John C Abell
Sometimes the most important ideas in tech are hiding in plain sight. In that spirit, here are three predictions for 2013 that are just waiting to happen. No 3D TVs, wearable computer or jet packs for me—at least not this year.
The Kindle offer
Demand is rapidly shrinking for e-ink e-book readers. IHS iSuppli predicts that when the books close on 2012 some 15 million will have been sold—down 36% from 2011. And why not? Tablets are getting cheaper. Sure, you can pick up an ad-supported Kindle for as little as $70. But why shell out even that when $200 gets you an e-reader, and a media player, and a gaming machine, and everything else?
Dedicated e-ink readers aren’t falling out of favour because the technology has been surpassed. They’re losing out because the value proposition has changed. There’s a simple solution. Make them inexpensive enough so that it becomes an offer you can’t refuse. That will happen at $50. At that price, buying a niche item you might use only occasionally is a relatively easy decision. It would be a no-brainer for students. A stocking stuffer for pre-teens that might even tear them away from their gaming consoles. An afterthought.
Nobody but Jeff Bezos & Co know what Amazon needs to make (or, more likely, can afford to lose) on even a bare-bones Kindle, though it is generally accepted wisdom that the Kindle line has value to the company as a loss leader for the sale of books—razors to blades, as it were. Amazon also has a history of pushing price barriers: it experimented with universally-priced $10 e-books—selling them below cost, to the consternation of publishers.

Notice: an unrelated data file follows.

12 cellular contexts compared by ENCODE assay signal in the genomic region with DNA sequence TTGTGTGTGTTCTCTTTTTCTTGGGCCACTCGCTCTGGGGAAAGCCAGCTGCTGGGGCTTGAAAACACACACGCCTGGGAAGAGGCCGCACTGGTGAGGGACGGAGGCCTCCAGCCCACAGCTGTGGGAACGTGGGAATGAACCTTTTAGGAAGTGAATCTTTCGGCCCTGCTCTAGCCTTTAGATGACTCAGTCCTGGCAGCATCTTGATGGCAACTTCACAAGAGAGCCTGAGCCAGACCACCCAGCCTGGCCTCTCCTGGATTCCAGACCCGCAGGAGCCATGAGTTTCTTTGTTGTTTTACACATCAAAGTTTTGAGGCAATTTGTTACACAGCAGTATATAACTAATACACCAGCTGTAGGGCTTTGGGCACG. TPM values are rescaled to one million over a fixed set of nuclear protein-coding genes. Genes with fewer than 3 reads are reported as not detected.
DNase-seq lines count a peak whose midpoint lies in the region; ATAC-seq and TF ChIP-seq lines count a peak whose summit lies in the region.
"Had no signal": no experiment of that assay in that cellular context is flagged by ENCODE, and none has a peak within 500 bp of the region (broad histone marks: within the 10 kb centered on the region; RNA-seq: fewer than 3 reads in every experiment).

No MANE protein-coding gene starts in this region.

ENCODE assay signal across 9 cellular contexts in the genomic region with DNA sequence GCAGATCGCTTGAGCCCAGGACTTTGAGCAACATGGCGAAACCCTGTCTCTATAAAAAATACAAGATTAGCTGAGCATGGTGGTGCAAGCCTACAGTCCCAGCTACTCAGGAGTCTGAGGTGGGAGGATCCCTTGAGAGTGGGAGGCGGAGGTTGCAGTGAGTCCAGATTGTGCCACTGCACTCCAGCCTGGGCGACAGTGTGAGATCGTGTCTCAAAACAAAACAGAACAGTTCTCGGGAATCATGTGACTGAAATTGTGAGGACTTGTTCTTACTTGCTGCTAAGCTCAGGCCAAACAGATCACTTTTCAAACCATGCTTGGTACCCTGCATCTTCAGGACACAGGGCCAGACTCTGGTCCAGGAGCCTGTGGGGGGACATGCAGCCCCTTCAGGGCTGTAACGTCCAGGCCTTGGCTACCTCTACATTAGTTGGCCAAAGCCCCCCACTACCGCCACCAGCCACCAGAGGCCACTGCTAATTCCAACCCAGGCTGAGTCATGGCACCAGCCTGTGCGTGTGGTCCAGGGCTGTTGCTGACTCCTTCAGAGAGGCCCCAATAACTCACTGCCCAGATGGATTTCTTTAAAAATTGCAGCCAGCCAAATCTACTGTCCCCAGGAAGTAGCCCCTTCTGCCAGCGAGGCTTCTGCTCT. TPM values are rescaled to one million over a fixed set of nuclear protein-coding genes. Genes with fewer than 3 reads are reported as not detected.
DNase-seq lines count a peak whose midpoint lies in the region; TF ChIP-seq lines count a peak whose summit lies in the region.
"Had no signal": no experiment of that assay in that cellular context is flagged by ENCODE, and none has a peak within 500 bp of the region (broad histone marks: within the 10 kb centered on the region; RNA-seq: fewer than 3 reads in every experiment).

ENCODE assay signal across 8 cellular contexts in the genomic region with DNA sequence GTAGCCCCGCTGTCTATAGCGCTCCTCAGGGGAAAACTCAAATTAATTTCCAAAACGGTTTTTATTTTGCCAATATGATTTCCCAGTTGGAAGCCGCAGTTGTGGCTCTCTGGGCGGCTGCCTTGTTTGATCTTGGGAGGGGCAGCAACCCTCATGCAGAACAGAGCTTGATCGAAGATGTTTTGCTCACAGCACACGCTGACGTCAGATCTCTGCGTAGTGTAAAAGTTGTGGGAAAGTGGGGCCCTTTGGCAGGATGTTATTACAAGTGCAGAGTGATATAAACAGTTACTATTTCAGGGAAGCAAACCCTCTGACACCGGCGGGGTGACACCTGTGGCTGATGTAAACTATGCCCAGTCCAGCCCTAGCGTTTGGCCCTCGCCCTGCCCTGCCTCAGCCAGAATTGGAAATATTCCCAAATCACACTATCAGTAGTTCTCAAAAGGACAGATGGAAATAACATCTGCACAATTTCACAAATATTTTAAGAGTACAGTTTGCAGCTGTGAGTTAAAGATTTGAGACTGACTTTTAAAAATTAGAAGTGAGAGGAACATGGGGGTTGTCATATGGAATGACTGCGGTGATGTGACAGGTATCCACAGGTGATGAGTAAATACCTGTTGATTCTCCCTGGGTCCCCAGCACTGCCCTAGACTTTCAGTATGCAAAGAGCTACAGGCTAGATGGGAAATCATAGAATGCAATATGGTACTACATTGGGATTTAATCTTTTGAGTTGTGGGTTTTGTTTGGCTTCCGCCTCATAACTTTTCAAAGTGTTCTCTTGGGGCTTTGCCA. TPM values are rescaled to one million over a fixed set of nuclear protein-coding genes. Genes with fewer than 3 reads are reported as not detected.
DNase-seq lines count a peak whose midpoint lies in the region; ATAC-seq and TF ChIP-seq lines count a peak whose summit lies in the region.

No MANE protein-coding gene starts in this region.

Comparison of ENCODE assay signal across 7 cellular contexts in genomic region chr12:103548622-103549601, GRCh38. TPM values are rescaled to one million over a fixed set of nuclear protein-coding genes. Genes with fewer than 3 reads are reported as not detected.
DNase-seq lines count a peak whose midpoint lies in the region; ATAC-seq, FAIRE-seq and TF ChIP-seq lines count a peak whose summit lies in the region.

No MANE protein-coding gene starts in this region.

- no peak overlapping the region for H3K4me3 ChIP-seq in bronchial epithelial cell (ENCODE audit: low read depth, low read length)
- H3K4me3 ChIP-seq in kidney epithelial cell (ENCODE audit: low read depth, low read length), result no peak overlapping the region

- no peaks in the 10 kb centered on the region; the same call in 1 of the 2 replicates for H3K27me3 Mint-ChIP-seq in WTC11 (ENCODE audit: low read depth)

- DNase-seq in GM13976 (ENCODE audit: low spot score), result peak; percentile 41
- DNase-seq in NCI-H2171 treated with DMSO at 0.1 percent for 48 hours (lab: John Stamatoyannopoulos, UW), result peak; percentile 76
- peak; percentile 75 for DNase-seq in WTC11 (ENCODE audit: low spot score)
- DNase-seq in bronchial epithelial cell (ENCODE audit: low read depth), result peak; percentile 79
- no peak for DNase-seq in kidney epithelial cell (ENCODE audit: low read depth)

Amazon started the digital book revolution. E-ink technology was life-altering, and remains far too worthy to disappear. The only thing “wrong” with it is that it’s too expensive. Amazon is uniquely positioned to fix that and breathe new life into this still-revolutionary device.
Netbook strikes back
E-readers managed to survive a metaphysical threat from tablets. Netbooks, not so much. Netbooks—bare-bones, inexpensive, portable computers—were poised to change the world. But just as they burst on the scene, full-powered computers got just as small and just as light, like Apple’s MacBook Air. And then the iPad sucked out whatever air was left in the room.
Conditions have conspired again to make netbooks attractive. Advances in cloud computing make productivity activities—collaborating on and sharing documents—painless. That in turn makes hard drives—local storage—less